A light-hearted look at what European club football might look like in the not-too-distant future.
It’s no exaggeration to declare that European football is the apex of the world’s beautiful game.
Yet, as the world gets smaller, there were growing calls for a new ‘Super League’ for the continent’s biggest clubs to fight it out.
This call crystallised into the founding of the European Super League in April 2021. This would’ve included 20 of Europe’s elite clubs playing each other every week, with the founding 12 clubs protected from relegation.
Yet, in what was perhaps the most popular and unifying response since the dawn of time, literally everyone, from the humble fan to the UEFA president, was incandescent with hostility towards a move that would have removed some of Europe’s best players and most illustrious clubs from the egalitarian UEFA footballing landscape into an exclusive clique of their own.
There was so much hostility to the formation of the ESL it was quickly suspended, perhaps indefinitely.
But, amongst all the rabid arguments in opposition, perhaps the main one was not so much the idea of a European football league per se, in my opinion, but the lack of participation opportunities for the rest of the vast football club community the ESL offered.
So is a European ‘Super League’ viable with full access to all football clubs on merit? I believe so.
There’s a lot of clubs in Europe with big budgets, fanbases and trophy rooms but are trapped in leagues that cant challenge them, and that is no good for keeping fans captivated or attracting new ones.
More and more choose to follow UEFA’s top 3/4 leagues and the playing/coaching talent is following them.
This means a lot of UEFA’s leagues are withering on the vine and the one or two clubs in UEFA’s less glamorous leagues still capable of competing in the Champion’s League are withering too, and they’re not happy about that.
The English PL, in particular, is now viewed as more of a European Super League they are not a part of but who a lot of their talent is leached by, and they want a piece of the pie.
It seems just as inevitable that UEFA’s domestic leagues will amalgamate into a continental one as it was inevitable that England’s regional leagues would merge into the national Football League way back in the 19th Century. It’s just a matter of time!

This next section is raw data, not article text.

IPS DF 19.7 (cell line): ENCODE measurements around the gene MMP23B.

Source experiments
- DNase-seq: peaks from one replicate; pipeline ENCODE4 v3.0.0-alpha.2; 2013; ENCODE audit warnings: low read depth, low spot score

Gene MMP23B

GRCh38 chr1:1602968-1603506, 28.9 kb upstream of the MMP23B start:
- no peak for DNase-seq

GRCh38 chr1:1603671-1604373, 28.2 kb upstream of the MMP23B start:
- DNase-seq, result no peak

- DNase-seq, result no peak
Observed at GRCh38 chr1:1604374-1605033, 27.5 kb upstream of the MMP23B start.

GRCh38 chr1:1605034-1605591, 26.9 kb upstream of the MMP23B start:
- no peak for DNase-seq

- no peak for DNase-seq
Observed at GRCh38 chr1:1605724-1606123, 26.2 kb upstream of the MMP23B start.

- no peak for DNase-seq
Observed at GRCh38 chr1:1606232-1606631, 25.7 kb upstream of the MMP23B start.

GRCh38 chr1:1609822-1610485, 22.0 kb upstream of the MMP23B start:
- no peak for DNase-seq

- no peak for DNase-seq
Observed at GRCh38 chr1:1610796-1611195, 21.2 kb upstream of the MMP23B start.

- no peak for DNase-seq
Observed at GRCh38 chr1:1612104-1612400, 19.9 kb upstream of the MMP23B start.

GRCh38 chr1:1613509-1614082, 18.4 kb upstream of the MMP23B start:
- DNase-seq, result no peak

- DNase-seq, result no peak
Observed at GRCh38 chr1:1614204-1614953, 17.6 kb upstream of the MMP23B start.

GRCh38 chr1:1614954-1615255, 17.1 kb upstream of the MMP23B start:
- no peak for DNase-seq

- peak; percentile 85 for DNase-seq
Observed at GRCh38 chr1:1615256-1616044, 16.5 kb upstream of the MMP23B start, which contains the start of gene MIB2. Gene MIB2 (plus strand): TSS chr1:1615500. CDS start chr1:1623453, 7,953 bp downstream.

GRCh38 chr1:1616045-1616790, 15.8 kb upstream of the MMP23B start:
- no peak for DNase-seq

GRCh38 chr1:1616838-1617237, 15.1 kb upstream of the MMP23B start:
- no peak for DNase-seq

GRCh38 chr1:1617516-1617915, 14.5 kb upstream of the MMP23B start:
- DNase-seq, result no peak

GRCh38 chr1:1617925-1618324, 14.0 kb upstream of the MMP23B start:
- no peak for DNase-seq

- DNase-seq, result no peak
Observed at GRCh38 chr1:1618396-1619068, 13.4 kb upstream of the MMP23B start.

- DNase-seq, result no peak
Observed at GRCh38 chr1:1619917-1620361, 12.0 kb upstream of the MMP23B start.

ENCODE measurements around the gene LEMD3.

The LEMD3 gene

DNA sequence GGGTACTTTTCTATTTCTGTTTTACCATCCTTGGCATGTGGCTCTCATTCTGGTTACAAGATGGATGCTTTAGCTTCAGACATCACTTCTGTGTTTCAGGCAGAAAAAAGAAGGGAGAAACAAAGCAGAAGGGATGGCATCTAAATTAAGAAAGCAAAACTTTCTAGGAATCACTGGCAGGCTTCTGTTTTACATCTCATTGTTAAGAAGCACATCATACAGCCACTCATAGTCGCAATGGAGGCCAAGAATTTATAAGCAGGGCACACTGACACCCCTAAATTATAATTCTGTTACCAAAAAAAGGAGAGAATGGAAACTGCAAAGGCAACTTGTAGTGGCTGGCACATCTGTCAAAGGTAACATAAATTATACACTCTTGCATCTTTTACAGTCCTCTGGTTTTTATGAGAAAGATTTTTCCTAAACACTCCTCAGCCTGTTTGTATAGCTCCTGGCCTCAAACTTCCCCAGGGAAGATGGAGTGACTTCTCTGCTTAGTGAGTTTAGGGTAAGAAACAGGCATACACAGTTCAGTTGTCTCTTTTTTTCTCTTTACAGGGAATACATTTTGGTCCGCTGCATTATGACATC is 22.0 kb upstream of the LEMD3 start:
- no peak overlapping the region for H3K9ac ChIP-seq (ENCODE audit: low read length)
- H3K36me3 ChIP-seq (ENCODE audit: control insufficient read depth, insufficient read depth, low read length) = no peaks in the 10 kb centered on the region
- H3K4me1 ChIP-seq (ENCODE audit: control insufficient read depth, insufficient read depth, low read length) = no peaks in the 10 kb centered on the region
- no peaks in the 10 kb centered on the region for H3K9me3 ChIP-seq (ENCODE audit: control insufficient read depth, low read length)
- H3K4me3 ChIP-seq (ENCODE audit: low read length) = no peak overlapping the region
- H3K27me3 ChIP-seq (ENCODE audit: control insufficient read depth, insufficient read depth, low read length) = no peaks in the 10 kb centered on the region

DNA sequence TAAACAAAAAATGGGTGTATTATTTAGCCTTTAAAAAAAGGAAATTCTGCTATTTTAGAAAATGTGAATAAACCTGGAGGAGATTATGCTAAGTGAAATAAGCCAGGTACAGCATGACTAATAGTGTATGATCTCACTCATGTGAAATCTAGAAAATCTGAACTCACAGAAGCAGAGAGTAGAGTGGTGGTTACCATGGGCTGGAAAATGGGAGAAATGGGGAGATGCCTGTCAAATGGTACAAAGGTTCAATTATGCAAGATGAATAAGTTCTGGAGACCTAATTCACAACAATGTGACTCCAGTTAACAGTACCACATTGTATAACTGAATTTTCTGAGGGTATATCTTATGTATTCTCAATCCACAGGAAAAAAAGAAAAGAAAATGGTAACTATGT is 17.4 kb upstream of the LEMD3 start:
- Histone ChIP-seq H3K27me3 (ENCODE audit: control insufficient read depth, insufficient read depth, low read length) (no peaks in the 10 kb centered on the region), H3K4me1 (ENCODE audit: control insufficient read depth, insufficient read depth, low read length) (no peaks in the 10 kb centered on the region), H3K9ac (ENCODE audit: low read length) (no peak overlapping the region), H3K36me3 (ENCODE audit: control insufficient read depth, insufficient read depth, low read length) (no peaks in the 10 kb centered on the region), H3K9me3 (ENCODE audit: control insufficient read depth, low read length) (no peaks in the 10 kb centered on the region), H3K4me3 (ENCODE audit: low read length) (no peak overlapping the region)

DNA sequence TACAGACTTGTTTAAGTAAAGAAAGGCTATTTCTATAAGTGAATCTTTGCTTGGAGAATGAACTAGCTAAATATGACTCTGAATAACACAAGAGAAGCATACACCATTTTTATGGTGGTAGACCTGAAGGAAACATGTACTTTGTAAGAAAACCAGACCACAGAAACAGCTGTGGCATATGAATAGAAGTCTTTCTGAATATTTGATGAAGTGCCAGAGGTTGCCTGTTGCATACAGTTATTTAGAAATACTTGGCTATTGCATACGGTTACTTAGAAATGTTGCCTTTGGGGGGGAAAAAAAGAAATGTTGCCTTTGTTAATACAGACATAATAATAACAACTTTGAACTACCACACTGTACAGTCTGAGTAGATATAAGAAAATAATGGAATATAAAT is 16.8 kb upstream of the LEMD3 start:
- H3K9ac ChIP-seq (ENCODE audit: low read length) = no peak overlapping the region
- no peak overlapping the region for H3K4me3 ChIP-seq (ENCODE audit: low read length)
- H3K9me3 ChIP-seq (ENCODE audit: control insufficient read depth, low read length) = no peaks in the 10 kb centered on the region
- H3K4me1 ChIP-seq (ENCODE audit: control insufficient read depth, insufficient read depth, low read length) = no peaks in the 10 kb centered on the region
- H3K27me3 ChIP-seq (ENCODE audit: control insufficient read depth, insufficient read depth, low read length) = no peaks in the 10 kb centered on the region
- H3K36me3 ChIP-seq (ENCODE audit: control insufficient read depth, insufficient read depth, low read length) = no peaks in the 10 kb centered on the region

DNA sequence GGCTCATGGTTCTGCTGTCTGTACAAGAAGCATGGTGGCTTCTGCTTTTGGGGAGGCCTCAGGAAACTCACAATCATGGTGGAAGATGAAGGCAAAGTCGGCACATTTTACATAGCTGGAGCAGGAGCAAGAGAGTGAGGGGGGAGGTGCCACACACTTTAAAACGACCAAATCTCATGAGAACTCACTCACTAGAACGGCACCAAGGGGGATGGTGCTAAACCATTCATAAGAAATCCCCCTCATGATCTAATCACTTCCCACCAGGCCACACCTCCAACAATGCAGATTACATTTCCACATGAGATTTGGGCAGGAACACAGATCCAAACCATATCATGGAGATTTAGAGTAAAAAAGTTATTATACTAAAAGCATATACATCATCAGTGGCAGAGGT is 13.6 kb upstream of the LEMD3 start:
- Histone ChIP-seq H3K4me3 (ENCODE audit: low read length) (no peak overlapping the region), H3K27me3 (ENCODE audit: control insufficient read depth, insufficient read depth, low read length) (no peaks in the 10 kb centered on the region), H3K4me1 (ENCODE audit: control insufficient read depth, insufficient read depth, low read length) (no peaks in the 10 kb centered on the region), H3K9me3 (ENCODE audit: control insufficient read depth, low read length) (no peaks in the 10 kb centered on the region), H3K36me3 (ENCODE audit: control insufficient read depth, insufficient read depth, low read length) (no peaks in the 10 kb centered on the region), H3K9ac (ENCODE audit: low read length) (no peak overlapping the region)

So, let’s have a little fun and imagine how club football will be by the year 2040…
UEFA Super League (SL)
It is the inaugural season of UEFA’s Super League which Europe’s biggest clubs have been anticipating with bated breath for some time now. Here, famous giants like Liverpool, Real Madrid, Bayern Munich and Juventus will now be pitted in the ultimate footballing arena.
Old city and national rivalries will fade and new cross-continental ones will be forged, and some clubs look forward to the coming years more than others.
In the year 2040 the Super League (SL) comprises three divisions – SL1, SL2 and SL3 – each with 20 clubs, and the first 60 clubs to join the league have been selected based on their position in UEFA’s Team Ranking for 2039–40
For the first season England has six clubs qualify, all in SL1, Germany has seven clubs qualify; just two in SL1, and Spain also has seven; four of those in UEFA’s top new SL 1.
Throughout all three divisions, clubs from nations as wide-ranging as Bulgaria, Scotland, Ukraine and Belgium, among others are in the mix, and promotion and relegation work on a ‘three up – three down’ system. The SL1 Title winners will be joined by the runners up to qualify for the enlarged FIFA Club World Cup.
The remaining clubs play their league and cup competitions as they always have in their domestic leagues, now of course without their strongest clubs.
The league champion of each nation will enter a knockout competition for the following season and the four semi-finalists of that qualify for promotion to SL3, replacing the bottom four from SL3.
The old Champions League has been revamped. It is now called the Europa Cup and all the 60 Super League teams will compete in it (plus the four relegated). The two finalists will qualify for the FIFA Club World Cup alongside the SL1 top two.
FIFA Club World Cup
The FIFA CWC is now an enlarged 16 team competition starting from the second season. The four UEFA clubs will join 12 more from FIFA’s five other continental ruling bodies to compete in an annual group stage/knockout competition.
It will now replace the old Champions League as the greatest cup competition in the world, as it was meant to have been when it began all those years back at the dawn of the century.
So, there you have it. A possible football landscape with a super pan European League system, a European cup competition, replacing the old Champions League, and where Europe’s greatest titan clubs will aim to compete for true global domination. This, in a world where clubs from China’s own Super League, and N. America’s burgeoning MLS will provide an ever tougher challenge to European hegemony.
It could be an exciting future. The grassroots passion of traditional, local fanbases will fade but it could also see global fanbases spread to make the game in the future more of a global religion than sport.